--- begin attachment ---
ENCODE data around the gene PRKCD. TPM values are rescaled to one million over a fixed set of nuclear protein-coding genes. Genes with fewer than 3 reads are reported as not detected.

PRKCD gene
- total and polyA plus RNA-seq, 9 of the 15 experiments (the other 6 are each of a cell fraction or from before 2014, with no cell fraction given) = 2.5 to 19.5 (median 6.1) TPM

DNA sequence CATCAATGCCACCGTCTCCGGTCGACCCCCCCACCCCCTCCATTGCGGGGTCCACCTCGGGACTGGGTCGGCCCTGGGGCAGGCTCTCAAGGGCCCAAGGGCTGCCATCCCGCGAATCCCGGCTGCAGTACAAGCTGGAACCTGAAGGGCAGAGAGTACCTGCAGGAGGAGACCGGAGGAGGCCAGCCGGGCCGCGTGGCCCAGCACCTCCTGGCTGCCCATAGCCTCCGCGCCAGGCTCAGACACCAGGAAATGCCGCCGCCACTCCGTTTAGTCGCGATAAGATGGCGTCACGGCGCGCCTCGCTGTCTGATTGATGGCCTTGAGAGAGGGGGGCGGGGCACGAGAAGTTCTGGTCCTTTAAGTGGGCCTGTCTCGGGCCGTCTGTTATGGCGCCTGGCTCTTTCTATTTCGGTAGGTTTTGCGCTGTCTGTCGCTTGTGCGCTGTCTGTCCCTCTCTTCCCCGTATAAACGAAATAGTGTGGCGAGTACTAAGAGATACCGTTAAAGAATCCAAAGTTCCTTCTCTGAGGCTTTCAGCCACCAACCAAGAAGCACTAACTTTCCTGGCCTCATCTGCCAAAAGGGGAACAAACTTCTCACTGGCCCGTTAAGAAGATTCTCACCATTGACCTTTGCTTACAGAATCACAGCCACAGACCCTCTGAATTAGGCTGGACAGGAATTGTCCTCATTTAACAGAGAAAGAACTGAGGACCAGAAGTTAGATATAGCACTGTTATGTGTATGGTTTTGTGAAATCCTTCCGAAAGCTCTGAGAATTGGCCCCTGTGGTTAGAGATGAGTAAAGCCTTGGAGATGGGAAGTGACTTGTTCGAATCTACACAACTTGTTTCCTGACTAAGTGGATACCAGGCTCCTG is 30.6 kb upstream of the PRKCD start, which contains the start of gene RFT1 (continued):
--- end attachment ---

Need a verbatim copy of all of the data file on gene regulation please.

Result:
ENCODE data around the gene PRKCD. TPM values are rescaled to one million over a fixed set of nuclear protein-coding genes. Genes with fewer than 3 reads are reported as not detected.

PRKCD gene
- total and polyA plus RNA-seq, 9 of the 15 experiments (the other 6 are each of a cell fraction or from before 2014, with no cell fraction given) = 2.5 to 19.5 (median 6.1) TPM

DNA sequence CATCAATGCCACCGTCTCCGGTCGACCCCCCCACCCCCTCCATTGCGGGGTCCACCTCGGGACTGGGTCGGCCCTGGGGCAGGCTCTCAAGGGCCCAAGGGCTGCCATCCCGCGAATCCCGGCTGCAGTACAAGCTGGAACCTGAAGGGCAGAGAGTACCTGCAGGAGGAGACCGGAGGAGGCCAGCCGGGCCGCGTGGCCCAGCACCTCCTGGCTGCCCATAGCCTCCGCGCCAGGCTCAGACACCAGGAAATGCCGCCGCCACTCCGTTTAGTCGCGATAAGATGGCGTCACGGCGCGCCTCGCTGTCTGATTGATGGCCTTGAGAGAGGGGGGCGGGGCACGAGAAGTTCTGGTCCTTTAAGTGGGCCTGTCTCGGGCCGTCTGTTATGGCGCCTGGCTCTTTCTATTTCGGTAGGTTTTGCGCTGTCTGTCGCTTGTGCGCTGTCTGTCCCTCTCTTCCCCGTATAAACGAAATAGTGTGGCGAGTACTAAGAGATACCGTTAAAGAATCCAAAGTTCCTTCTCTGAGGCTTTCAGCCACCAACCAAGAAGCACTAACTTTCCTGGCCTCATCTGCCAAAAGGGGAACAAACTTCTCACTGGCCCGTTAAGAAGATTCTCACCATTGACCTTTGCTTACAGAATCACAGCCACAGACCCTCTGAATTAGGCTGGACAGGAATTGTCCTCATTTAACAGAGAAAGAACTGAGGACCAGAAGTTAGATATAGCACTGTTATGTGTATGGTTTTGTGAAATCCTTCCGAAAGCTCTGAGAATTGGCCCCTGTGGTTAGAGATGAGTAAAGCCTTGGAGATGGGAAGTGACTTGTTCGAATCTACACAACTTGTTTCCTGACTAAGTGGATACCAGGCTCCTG is 30.6 kb upstream of the PRKCD start, which contains the start of gene RFT1 (continued):